I think Lawrie is a great “second draft” candidate because, again, he’ll just be turning 25 and still has loads of talent that just a couple of years ago made him a darling of scouts everywhere. The injuries he’s battled have likely played a big role in some of that unrealized potential. Sometimes it just takes time for a guy to really find his comfort zone. Remember, A’s fans…Josh Donaldson didn’t do a damn thing in the majors until age 26, and didn’t turn into a star until 27. The A’s are gambling that the same will happen with Lawrie, and that’s not a bad gamble.

Also, despite only playing in 70 games in 2014, Lawrie set a career-high with twelve home runs. Extrapolate his 282 plate appearances out to 500 and he’s a 20-homer third baseman. He’s also a solid fielder (his metrics probably overrate him, but still…) and he could potentially slide over to second base if the A’s make a move to acquire another third baseman (there was a rumor floating around that they were considering Chase Headley). If the A’s decide that he can handle second base and he contributes 15-20 homers there, that’s a huge upgrade over Eric Sogard.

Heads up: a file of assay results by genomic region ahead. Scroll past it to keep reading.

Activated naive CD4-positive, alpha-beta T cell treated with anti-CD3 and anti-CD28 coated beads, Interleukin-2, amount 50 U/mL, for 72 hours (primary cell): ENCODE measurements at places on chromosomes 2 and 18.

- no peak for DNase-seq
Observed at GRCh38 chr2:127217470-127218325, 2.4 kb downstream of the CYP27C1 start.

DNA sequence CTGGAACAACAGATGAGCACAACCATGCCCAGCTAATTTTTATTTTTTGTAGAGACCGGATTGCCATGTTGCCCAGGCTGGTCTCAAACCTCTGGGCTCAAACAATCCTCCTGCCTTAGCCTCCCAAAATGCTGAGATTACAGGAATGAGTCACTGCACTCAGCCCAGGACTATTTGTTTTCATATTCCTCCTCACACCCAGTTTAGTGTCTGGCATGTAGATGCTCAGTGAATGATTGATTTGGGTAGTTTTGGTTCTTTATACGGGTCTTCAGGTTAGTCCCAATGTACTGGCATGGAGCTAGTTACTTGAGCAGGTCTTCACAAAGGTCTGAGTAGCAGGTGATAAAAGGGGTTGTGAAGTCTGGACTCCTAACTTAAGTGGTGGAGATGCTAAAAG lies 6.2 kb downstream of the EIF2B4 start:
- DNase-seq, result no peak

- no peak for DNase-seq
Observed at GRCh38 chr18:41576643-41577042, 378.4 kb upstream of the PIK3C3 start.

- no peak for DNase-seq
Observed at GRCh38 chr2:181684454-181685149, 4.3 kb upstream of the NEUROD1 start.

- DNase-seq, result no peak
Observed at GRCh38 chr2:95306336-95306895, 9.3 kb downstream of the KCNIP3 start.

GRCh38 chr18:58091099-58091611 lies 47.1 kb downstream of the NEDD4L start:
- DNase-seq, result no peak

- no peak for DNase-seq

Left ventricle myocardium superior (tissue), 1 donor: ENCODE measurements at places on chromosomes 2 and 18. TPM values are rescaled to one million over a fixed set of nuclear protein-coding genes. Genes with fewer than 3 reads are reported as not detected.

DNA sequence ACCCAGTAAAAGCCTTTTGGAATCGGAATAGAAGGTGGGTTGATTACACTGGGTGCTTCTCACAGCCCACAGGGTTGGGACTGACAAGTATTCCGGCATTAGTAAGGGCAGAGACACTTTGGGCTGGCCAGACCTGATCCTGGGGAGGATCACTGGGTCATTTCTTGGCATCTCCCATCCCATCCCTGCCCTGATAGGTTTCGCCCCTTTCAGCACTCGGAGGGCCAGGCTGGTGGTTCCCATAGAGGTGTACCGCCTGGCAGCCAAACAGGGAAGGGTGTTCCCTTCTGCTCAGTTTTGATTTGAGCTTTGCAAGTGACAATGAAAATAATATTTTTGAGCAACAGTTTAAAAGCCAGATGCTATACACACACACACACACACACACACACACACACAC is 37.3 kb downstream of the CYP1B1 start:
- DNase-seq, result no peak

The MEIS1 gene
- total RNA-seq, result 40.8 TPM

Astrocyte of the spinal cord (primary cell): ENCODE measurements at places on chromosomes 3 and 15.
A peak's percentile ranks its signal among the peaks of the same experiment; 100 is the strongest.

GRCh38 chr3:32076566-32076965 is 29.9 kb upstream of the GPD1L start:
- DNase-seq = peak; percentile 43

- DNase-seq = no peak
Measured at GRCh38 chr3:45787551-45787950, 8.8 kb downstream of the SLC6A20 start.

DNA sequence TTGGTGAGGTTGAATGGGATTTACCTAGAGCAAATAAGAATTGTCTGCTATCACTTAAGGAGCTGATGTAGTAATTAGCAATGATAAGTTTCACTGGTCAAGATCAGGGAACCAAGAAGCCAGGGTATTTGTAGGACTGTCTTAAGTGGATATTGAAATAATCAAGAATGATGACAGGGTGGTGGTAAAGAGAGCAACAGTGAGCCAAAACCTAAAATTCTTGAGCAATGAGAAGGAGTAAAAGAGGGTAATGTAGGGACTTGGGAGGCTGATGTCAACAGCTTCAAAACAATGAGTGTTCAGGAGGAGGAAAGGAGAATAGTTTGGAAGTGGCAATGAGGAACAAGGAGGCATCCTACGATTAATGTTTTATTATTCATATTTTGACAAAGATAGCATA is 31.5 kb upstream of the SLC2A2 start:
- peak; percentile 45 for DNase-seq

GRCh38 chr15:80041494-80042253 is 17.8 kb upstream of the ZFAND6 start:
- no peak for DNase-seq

I think this trade will work out a lot better than A’s fans currently expect. I’ve always liked Lawrie and, even though the average and power haven’t come yet, he’s traditionally been good at making contact, a commodity that is becoming more and more sought after these days. He’s also a fiery competitor (sometimes too fiery) and I think A’s fans will take to him quickly.

On top of that, the A’s got two pitchers who project to be solid contributors to a major league staff. As the A’s found out last season with all of the injuries, you can never have too much pitching. This trade adds that much more rotation depth and the A’s have a good history of turning randoms into valuable bullpen arms.

From an emotional standpoint, though, this trade definitely sucks. Donaldson was, for good reason, one of the team’s most popular players, and power-hitting, Gold Glove-caliber third basemen don’t exactly grow on trees. It has to be frustrating for a fan base to see their favorite players traded away year after year, however justifiable it may be from a financial standpoint.